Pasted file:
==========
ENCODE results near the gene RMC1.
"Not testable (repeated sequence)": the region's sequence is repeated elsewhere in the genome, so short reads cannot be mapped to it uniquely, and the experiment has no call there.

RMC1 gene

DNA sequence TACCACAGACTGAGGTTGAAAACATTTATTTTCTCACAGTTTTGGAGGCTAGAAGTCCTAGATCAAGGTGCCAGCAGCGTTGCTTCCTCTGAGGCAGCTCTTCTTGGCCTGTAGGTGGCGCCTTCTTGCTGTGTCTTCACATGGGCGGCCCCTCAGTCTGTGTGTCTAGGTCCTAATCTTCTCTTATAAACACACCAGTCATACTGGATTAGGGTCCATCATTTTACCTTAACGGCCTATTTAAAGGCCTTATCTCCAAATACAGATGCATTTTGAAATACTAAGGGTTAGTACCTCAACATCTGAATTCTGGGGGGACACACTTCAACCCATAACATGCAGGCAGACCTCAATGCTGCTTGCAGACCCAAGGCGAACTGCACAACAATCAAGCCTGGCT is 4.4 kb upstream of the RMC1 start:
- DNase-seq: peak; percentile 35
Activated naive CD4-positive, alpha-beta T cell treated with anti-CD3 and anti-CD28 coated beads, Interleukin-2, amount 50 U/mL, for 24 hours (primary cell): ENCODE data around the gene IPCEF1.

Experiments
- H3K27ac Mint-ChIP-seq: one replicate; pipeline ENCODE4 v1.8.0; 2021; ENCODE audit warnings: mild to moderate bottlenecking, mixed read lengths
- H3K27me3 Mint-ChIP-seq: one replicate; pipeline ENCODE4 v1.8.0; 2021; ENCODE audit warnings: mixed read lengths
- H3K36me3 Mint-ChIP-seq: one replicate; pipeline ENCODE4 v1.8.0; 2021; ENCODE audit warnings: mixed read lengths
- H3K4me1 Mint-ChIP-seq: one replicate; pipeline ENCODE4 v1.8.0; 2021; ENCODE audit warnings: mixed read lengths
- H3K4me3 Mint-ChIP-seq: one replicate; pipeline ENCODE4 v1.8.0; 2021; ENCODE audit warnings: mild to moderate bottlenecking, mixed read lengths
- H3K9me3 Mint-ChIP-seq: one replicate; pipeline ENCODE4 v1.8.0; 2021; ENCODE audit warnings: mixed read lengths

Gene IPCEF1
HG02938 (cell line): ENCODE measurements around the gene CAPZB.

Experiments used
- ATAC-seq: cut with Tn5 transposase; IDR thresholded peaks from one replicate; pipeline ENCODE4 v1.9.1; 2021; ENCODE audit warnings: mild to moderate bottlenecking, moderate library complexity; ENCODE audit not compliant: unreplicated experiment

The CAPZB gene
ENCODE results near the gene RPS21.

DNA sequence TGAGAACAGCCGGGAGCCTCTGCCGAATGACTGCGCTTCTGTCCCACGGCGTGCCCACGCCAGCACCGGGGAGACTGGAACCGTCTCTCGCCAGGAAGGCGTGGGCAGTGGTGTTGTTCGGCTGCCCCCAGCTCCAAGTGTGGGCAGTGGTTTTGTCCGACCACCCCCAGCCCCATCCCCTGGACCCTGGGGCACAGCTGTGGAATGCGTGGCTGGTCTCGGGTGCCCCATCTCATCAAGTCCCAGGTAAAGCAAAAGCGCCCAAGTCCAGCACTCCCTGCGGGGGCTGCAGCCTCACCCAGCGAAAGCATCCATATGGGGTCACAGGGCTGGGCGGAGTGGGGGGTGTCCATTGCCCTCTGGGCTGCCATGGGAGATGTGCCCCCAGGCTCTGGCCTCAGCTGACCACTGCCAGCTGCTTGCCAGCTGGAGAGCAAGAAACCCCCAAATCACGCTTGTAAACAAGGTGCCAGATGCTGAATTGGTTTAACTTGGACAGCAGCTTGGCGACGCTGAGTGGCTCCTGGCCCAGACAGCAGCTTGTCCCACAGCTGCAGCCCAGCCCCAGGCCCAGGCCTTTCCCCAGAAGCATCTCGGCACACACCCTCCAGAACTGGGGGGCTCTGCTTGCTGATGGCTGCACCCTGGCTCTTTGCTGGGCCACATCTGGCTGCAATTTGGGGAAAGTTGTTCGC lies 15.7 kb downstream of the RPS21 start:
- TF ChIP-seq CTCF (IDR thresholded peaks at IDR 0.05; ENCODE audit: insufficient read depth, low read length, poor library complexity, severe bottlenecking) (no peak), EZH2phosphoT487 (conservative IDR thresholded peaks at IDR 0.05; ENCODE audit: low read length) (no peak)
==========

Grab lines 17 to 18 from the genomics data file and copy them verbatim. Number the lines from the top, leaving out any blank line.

- ATAC-seq: cut with Tn5 transposase; IDR thresholded peaks from one replicate; pipeline ENCODE4 v1.9.1; 2021; ENCODE audit warnings: mild to moderate bottlenecking, moderate library complexity; ENCODE audit not compliant: unreplicated experiment

The CAPZB gene